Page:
How Larry Elison Launched Oracle From Nothing
A technology rag to riches story from California to Texas
Oracle is one of the original technology giants to paint the technology landscape back in the 1970s. Headquartered in 1977 in Redwood Shores in California, it has since relocated to Austin, Texas, like many startups.
Oracle itself sells database software and technology as well as enterprise resource planning systems. In general, it's one of the incumbents in each of the technology spaces it is in, and since 2020, Oracle is the second-largest software company by revenue and market capitalization.
But how did Oracle come to be, especially from its founder who has been at the company since its inception? Let's take a look at Larry Ellison and Oracle's history.
The History of Larry Ellison and Oracle
Although Larry Ellison may seem like an extravagant spender, including purchasing 98% of a Hawaiian island called Lanai and many assets like private jets, he actually comes from humble roots.
He was born on August 17th in 1944, in New York City. Ellison grew up in a working-class Chicago family of Jewish immigrants, with an unmarried mother and without a biological father. His mother gave Ellison to relatives to raise early on, and his adoptive father repeatedly abused him about not being good enough.
“I was raised on the South Side of Chicago,” he said in an oral history for the Smithsonian Institution. “I remember Look Magazine called it the oldest and worst black ghetto in the United States.”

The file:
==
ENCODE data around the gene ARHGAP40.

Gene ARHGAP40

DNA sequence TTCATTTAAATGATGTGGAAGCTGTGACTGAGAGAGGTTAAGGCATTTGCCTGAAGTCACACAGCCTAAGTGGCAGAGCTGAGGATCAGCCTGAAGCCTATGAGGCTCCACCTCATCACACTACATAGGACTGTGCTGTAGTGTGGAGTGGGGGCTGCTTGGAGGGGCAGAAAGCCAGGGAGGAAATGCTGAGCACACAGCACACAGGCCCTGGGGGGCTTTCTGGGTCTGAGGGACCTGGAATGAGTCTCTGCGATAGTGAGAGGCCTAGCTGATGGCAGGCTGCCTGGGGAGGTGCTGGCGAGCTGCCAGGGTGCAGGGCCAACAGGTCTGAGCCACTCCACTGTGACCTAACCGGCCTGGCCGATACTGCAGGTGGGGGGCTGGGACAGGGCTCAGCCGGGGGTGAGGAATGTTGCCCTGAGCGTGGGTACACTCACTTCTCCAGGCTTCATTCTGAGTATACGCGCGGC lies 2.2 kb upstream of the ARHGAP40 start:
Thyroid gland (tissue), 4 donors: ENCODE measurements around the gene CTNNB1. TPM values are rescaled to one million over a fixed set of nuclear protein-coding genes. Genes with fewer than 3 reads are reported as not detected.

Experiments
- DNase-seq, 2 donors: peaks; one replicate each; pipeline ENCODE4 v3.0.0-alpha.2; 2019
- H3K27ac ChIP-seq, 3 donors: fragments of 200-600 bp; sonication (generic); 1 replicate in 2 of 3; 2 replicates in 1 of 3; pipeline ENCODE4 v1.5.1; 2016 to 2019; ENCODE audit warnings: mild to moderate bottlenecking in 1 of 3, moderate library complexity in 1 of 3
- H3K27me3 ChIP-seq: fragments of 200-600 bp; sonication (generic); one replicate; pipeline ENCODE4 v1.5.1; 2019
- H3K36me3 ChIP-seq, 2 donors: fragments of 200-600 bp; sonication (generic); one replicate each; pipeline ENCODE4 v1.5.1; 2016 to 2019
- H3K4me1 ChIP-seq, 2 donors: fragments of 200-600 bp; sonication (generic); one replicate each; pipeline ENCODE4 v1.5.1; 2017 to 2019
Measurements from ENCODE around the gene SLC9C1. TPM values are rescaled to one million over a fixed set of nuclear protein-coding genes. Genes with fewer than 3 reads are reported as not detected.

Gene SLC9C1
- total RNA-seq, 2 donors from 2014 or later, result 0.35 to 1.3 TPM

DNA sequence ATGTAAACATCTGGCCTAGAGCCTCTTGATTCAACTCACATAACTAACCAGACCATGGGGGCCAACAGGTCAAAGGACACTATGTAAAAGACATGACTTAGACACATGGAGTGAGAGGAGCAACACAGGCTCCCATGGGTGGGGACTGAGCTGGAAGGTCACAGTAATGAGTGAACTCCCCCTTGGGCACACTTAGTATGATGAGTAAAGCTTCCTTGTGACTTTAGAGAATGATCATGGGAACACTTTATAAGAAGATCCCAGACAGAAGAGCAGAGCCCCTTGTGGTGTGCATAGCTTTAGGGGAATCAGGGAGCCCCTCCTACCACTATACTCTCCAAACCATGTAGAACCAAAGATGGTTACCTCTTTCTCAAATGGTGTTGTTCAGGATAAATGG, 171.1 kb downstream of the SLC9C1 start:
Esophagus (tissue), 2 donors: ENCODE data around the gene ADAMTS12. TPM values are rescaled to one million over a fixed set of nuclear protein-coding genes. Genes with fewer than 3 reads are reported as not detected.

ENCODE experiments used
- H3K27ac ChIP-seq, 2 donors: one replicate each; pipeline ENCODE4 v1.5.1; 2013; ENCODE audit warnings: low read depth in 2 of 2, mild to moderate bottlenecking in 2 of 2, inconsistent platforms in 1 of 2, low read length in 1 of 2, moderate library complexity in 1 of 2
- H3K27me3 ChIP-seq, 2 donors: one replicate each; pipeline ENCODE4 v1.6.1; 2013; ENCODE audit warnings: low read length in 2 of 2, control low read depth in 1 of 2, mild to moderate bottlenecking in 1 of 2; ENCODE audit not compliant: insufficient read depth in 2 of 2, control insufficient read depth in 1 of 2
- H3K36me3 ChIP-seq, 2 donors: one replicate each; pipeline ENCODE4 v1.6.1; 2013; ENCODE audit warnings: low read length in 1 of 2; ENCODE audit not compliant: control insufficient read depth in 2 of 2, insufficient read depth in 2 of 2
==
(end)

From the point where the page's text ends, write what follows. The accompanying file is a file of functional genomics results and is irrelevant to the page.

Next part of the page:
After growing up, he attended both the University of Illinois and the University of Chicago. He would drop out of both colleges and work odd jobs before picking up a programming job at Ampex Corporation, helping build a database for the CIA. Since he never learned computer science formally, he had self-taught himself through reading books.
In 1977, he and a few other co-workers decided to leave Ampex Corporation to start their own database company called Software Development Laboratories (SDL)
When they first released their product, they decided not to name it a ‘Version 1.0 product’ but instead a ‘Version 2.0’. Unlike today’s startup landscape, having an incomplete or new product could leave you without customers back then.
The decision paid off, and Ellison secured his first big customer, the CIA. SDL changed its name to Relational Software, Inc (RSI) in 1979, then again to Oracle Systems Corporation in 1983, to align itself more closely with its flagship product Oracle Database. At this stage, Bob Miner served as the company's senior programmer.
Oracle and its IPO
On March 12, 1986, the company had its initial public offering.
This would eventually catapult Oracle into one of the world's biggest tech giants at a current valuation of around 173 billion dollars. Over time, much of Oracle's product suite has come from many of its acquisitions. Although predominately known as a software company for decades, in 2010, Oracle made a huge acquisition of Sun Microsystems that put the big tech company in both the software and hardware space.
In 2014, Ellison decided to step aside to make room for two co-CEOs, Mark Hurd (a close friend of his), and Safra Catz.
Ellison himself is worth a nice 54 billion-dollar fortune, which he admits he never foresaw. Today he still remains as Oracle's CTO and part of the executive team.